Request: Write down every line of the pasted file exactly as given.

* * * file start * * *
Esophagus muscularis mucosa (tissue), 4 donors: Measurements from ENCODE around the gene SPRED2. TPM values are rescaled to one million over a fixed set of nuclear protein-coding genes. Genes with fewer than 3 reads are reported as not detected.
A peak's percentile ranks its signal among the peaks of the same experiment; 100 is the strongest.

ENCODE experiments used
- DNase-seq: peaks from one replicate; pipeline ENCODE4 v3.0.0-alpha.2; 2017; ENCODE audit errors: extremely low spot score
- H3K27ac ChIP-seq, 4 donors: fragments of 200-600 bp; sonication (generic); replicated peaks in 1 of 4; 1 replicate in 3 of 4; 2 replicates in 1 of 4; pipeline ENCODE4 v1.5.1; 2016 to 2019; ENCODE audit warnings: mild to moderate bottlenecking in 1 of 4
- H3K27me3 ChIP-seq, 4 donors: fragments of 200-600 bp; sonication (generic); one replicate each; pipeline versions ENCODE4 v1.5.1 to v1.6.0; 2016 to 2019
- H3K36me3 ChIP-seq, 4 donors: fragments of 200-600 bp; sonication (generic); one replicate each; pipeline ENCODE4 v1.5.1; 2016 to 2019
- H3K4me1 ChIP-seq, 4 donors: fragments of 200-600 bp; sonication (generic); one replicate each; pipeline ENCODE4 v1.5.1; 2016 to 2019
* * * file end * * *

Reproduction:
Esophagus muscularis mucosa (tissue), 4 donors: Measurements from ENCODE around the gene SPRED2. TPM values are rescaled to one million over a fixed set of nuclear protein-coding genes. Genes with fewer than 3 reads are reported as not detected.
A peak's percentile ranks its signal among the peaks of the same experiment; 100 is the strongest.

ENCODE experiments used
- DNase-seq: peaks from one replicate; pipeline ENCODE4 v3.0.0-alpha.2; 2017; ENCODE audit errors: extremely low spot score
- H3K27ac ChIP-seq, 4 donors: fragments of 200-600 bp; sonication (generic); replicated peaks in 1 of 4; 1 replicate in 3 of 4; 2 replicates in 1 of 4; pipeline ENCODE4 v1.5.1; 2016 to 2019; ENCODE audit warnings: mild to moderate bottlenecking in 1 of 4
- H3K27me3 ChIP-seq, 4 donors: fragments of 200-600 bp; sonication (generic); one replicate each; pipeline versions ENCODE4 v1.5.1 to v1.6.0; 2016 to 2019
- H3K36me3 ChIP-seq, 4 donors: fragments of 200-600 bp; sonication (generic); one replicate each; pipeline ENCODE4 v1.5.1; 2016 to 2019
- H3K4me1 ChIP-seq, 4 donors: fragments of 200-600 bp; sonication (generic); one replicate each; pipeline ENCODE4 v1.5.1; 2016 to 2019